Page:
Bullish comments in the state-controlled media appeared to reassure jittery domestic investors, who account for virtually all trading. China will focus on ensuring financial stability and security, the official Xinhua News Agency cited Premier Wen Jiabao as saying in an essay due to be published in today’s issue of the Communist Party magazine Qiushi.

Authorities also denied rumors of a 20 percent capital gains tax on stock investments - speculation that had played a role in Tuesday’s plunge.

Still, investors dumped stocks across much of Asia yesterday, partly unnerved by the 3.3 percent drop in the Dow Jones industrial average.

Comments Monday from former US Federal Reserve chairman Alan Greenspan, who said a recession in the US - a huge export market for Asian companies - was "possible" later this year, also unnerved investors.

Japan’s Nikkei 225 stock index tumbled 515.80 points, or 2.85 percent, to 17,604.12.

Australian stocks closed down 2.7 percent after falling as much as 3.5 percent, while Singapore’s Straits Times Index was down 3 percent to 3,136.58 points, after sinking as much as 5.6 percent earlier.

In Europe, Britain’s benchmark FTSE 100 Index was down 1 percent to 6,224.40 in morning trading, while France’s CAC 40 Index lost 2.3 percent.

Many Asian markets were due for a correction after their recent spectacular performance, analysts said.

Benchmark indexes in China, Australia and Singapore had all hit records in February. Before this week’s plunge, Malaysian stocks had gained 17 percent this year, while Philippine shares had climbed about 12 percent.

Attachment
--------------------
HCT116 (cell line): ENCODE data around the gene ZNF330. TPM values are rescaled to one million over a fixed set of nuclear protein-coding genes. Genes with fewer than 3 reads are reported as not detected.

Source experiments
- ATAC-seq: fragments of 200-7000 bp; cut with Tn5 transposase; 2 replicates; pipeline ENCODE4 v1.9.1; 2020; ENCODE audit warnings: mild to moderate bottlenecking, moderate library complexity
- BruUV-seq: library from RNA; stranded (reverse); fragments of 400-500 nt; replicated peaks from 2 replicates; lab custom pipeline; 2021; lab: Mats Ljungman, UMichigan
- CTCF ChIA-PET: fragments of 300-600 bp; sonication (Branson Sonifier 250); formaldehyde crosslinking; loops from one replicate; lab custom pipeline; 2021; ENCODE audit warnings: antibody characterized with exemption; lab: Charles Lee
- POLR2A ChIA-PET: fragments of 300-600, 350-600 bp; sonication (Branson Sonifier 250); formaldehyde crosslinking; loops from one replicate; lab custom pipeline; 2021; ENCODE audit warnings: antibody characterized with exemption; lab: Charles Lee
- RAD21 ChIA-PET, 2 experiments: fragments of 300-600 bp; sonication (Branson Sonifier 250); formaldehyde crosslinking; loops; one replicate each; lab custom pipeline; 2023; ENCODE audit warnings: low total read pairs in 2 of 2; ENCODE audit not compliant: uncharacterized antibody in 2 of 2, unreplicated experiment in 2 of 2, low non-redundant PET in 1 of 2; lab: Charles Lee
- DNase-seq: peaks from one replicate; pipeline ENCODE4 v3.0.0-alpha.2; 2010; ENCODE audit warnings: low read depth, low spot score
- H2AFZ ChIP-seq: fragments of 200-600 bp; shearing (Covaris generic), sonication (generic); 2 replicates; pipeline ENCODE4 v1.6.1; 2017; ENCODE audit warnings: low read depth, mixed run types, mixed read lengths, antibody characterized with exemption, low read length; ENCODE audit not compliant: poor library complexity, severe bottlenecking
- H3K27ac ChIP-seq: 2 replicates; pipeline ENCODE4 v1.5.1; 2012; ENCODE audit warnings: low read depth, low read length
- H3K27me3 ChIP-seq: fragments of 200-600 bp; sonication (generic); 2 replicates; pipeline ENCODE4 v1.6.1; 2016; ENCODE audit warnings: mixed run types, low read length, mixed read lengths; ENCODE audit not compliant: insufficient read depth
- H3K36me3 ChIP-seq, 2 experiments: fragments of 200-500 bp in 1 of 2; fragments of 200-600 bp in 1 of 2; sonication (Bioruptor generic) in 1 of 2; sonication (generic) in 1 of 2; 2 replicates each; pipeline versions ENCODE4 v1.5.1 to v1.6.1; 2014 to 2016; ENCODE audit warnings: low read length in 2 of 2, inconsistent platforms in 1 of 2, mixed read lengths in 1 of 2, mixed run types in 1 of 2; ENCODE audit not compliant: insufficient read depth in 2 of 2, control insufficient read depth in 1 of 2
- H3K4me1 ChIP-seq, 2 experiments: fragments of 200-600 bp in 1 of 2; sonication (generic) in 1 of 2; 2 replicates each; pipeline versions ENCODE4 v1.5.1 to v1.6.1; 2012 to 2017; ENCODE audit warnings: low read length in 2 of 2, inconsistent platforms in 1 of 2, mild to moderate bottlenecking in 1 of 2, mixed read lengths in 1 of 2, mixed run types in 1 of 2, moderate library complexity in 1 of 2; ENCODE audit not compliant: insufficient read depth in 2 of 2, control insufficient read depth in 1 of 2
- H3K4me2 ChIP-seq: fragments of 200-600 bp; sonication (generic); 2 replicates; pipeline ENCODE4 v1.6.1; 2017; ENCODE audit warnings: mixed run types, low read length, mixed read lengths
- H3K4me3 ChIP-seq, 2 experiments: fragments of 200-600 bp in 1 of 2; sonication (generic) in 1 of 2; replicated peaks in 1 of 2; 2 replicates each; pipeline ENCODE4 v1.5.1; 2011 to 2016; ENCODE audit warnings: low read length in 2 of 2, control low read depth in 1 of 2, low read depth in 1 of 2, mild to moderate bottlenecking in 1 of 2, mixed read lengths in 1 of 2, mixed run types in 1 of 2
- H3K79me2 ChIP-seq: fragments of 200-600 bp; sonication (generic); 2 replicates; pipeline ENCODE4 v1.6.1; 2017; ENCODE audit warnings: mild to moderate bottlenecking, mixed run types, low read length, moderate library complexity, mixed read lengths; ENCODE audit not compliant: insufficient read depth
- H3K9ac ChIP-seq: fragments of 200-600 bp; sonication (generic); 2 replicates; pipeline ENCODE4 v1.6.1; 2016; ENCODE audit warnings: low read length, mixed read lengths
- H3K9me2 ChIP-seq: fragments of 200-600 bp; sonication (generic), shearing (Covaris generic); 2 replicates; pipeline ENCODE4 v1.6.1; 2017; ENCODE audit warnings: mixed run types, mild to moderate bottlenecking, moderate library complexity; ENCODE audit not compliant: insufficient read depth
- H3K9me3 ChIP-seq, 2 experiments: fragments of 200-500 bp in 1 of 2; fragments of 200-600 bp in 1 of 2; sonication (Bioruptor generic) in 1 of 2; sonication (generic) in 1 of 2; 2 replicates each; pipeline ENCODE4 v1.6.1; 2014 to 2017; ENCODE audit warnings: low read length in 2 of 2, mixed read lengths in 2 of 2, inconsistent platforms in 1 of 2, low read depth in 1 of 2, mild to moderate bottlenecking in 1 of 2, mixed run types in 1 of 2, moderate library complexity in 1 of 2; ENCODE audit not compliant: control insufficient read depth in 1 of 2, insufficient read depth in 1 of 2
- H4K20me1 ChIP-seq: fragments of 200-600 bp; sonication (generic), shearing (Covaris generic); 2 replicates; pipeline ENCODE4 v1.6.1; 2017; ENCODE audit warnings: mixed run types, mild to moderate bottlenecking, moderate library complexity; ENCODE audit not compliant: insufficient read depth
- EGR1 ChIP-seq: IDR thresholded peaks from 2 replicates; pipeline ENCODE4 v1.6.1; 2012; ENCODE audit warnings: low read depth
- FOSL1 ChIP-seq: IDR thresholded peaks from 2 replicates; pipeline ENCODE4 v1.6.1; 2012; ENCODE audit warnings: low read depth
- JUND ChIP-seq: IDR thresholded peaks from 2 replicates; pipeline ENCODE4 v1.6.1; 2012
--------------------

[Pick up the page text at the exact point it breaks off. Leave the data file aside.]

Yesterday’s sell-off was a limited, knee-jerk response, said Kiichi Fujita, an equity strategist with Nomura Securities in Tokyo. "It’s a bit of an overreaction," he said.

Other equity analysts said the market’s volatility could trigger more selloffs, despite sound economic data.

"A lot of that exuberance about just buying anything at all cost just starts to evaporate if the market has big falls like this," said David Halliday, associate director at Macquarie Equities. "I think the important thing to note is that this hasn’t been triggered by an economic, financial or political crisis."

Japan’s Chief Cabinet Secretary Yasuhisa Shiozaki echoed that sentiment, trying to quell concerns about the Tokyo market by stressing that overall fundamentals in Japan were still strong.

"On a broad perspective the corporate sector continues to perform well," Shiozaki said. "A long-term economic recovery is continuing."

Australian Treasurer Peter Costello predicted the plunge in China’s share market would trigger "volatility on equity markets for some time."

But his overall assessment of China’s economy was positive, telling reporters the Asian giant would continue to grow, albeit "in fits and starts."

Some regional brokers said they saw an element of panic selling among retail investors but that more experienced investors were sitting it out. Other market players were on the look out for bargain hunters to emerge.

"If your target is gains by the end of 2007, this is a good chance to buy," said Credit Suisse’s Ichikawa. "But if it’s the end of March, I can’t say that." -with AP

Chief News Editor: Sol Jose Vanzi